One out of two isn’t bad — the massive sunspot has produced six X-class solar flares — the strongest type of flare — and more than a dozen M-class flares, the second-strongest type of flare.
Solar flares are very fast and powerful eruptions from the sun’s photosphere. Often they are followed by coronal mass ejections (CMEs), which eject billions of tons of particles out into space where they travel along the solar wind. If directed at Earth, these particles interact with our magnetic field producing northern lights.
READ MORE: Why do we get the northern lights?
But there have been no CMEs with the half-dozen flares.
A CME forms from a prominence, or filament. Along with other elements, gravity has to push it down, while the magnetic field has to push it out. And one of those elements has to give in order to produce a CME.
So, no filament, no CME and no northern lights.
The frustrating part for astronomers — or anyone who is hoping for a great northern lights show — is that a CME was ejected on Oct. 14, just before it turned towards Earth.
Sunspot 2192 does have very active magnetic loops, and though those are closely related to filaments, they just don’t produce the same instability.
Though it was initially believed that this sunspot was the largest in 20 years, Pesnell said that it looks like this is the biggest in 30 years.
The sun goes through a solar cycle roughly every 11 years. This cycle — called Cycle 24 — has been one of the quietest ever, with few sunspots and little activity. Now, the sun is starting to come out of its maximum into its minimum. You might expect it to be less likely that a giant sunspot would form, but it turns out this is the perfect time. That’s because what destroys sunspots is weaker at this stage.
“I was fully expecting to see some larger spots,” Pesnell said. “I was just surprised to see the biggest one in many years.”
Bob Rutledge, lead forecaster for NOAA’s Space Weather Prediction Center said that there’s been a debate as to whether or not it’s unusual for a sunspot of this size to produce so many solar flares with no CMEs.
“I wouldn’t have bet you we could have half a dozen X-class flares and not get any radiation storm or any significant CME activity,” Rutledge said.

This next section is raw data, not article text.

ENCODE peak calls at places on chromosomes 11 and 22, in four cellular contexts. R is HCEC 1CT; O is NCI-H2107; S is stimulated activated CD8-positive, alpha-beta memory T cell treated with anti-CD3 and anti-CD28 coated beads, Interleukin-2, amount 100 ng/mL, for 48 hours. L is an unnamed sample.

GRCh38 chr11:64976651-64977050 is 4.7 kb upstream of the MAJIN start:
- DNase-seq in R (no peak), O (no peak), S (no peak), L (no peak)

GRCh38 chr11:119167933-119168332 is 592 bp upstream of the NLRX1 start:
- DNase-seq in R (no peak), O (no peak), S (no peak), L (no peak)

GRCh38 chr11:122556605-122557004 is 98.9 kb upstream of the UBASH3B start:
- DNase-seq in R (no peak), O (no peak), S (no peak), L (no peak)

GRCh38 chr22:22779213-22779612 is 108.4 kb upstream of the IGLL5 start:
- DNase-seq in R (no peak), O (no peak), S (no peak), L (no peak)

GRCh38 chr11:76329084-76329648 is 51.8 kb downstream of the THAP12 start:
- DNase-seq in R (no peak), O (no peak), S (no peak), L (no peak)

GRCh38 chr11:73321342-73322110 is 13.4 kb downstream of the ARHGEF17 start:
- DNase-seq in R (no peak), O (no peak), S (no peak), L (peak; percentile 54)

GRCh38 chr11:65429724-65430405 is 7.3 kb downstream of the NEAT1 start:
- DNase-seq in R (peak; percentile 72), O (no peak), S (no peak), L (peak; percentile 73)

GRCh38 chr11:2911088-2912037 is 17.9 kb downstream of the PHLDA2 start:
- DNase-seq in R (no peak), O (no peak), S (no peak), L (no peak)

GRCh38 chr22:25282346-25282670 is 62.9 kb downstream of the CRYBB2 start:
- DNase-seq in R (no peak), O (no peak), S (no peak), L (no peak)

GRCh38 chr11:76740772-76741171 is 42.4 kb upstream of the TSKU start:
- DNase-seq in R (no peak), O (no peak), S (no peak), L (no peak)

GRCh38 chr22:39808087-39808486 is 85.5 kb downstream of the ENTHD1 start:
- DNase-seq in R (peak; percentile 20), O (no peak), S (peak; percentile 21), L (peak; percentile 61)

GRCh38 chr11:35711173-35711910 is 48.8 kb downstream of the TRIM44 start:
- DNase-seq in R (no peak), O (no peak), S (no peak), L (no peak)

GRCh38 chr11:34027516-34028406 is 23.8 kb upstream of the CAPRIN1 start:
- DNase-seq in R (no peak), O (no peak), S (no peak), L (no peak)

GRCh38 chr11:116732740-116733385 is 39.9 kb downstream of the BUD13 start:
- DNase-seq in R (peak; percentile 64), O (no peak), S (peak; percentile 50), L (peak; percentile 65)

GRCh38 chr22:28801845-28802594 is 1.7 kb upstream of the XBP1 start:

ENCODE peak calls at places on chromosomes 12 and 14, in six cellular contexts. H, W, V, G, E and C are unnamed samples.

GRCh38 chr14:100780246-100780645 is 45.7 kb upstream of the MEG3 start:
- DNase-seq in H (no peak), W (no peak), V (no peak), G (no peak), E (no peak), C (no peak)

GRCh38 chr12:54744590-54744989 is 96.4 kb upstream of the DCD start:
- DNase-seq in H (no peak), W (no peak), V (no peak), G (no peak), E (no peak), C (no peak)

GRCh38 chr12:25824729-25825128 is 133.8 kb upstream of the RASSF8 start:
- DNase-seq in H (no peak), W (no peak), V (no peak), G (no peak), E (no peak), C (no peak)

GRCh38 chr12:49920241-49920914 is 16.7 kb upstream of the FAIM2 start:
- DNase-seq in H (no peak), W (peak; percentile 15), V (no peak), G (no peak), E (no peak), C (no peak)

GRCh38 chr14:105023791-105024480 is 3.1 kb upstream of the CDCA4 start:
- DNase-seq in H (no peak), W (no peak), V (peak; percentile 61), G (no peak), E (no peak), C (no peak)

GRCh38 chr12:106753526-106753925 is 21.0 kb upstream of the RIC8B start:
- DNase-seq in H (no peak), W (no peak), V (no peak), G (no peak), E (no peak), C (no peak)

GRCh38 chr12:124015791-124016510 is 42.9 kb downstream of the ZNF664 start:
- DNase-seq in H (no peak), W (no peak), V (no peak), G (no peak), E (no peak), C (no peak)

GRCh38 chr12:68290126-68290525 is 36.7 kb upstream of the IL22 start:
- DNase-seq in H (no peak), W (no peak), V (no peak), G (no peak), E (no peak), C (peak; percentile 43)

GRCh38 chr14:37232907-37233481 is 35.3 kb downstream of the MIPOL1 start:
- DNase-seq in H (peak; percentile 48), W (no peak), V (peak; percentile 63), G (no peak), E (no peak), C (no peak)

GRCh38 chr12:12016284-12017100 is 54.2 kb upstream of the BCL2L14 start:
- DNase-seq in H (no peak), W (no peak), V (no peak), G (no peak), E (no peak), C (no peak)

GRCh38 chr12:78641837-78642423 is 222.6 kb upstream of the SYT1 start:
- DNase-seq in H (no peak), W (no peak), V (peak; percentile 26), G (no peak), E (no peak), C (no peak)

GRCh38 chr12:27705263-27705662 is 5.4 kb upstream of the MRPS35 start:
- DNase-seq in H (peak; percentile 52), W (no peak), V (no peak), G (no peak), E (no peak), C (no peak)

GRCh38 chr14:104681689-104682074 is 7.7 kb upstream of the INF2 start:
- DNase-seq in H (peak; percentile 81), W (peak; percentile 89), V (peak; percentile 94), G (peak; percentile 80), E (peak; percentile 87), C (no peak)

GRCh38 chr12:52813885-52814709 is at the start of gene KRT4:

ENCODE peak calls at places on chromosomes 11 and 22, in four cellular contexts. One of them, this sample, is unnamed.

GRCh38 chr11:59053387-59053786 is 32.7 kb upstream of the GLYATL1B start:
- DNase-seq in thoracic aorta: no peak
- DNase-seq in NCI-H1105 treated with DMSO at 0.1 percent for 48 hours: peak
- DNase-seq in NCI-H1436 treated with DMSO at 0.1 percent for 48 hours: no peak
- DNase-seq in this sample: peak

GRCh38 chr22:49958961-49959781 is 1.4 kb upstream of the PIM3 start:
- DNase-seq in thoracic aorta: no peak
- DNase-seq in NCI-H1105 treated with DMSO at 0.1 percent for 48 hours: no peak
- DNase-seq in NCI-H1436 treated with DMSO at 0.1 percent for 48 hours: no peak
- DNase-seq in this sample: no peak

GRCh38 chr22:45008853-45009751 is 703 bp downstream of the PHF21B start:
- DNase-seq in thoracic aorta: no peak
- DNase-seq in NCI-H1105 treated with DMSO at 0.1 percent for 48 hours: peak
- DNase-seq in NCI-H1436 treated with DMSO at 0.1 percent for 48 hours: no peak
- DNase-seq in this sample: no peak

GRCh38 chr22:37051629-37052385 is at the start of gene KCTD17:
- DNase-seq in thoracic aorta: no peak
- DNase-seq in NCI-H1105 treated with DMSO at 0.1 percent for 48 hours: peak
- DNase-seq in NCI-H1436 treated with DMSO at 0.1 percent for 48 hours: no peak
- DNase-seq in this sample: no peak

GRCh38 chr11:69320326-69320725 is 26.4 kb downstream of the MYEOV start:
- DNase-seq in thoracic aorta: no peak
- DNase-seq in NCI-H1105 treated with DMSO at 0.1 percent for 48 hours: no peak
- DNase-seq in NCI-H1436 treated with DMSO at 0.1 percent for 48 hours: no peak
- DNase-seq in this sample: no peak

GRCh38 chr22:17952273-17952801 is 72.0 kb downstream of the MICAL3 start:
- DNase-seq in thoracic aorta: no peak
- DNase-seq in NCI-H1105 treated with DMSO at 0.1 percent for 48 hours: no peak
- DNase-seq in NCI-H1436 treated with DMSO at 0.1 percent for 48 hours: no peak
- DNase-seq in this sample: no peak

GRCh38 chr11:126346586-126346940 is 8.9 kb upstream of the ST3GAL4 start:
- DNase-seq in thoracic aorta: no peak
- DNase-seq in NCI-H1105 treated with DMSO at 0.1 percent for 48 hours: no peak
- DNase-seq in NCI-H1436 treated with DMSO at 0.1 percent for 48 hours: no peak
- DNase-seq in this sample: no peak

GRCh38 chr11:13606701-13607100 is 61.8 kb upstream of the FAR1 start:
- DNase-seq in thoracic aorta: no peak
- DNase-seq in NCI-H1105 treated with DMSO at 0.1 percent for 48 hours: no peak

“It’s certainly unusual, I wish I could tell you why.”
It takes about 27 days for a sunspot to make one trip around the sun. We get to see it for about half of that time (though numerous spacecraft keep an eye on it when out of Earth’s view). Though sunspot 2192 shrunk slightly a couple of days ago, it has since rebounded. And this means that it’s likely to survive its trip around the sun, meaning we might see it again.
A history of coronal mass ejections
In March 1989, a sunspot produced a solar flare and subsequent major CME that, when it reached Earth, knocked out most of Quebec’s power grid, leaving the province in darkness for almost 12 hours.
READ MORE: How solar storms could leave us in the dark
And that sunspot was smaller than this one.
It’s these events that lead heliophysicists — scientists who study the sun — to probe ever-deeper into the dynamic nature of the sun, because the interactions of the various elements — like sunspots, filaments, loops — still isn’t completely understood.
Pesnell said that he’s not worried that this sunspot could result in a Carrington-like event, where a major solar flare and CME struck Earth in 1859, setting telegraph poles afire and resulting in an incredible display of northern lights.
(If something of that magnitude happened today, with our reliance on electronics and satellites, it could have devastating effects on our everyday lives.)
Major solar flares can pose a danger to satellites as well as astronauts aboard the International Space Station.
But an email from NASA said that the agency is always monitoring solar activity and that teams have decided that no special action was needed.
So, though the sunspot isn’t producing activity enough to trigger the northern lights, it’s giving scientists the opportunity to study a unique event.
“I think this is nice because it’s an odd duck,” Pesnell said. “And whenever you have something that’s a little different, that’s where you start learning about how these complicated systems work.”
“We still have a lot to learn.”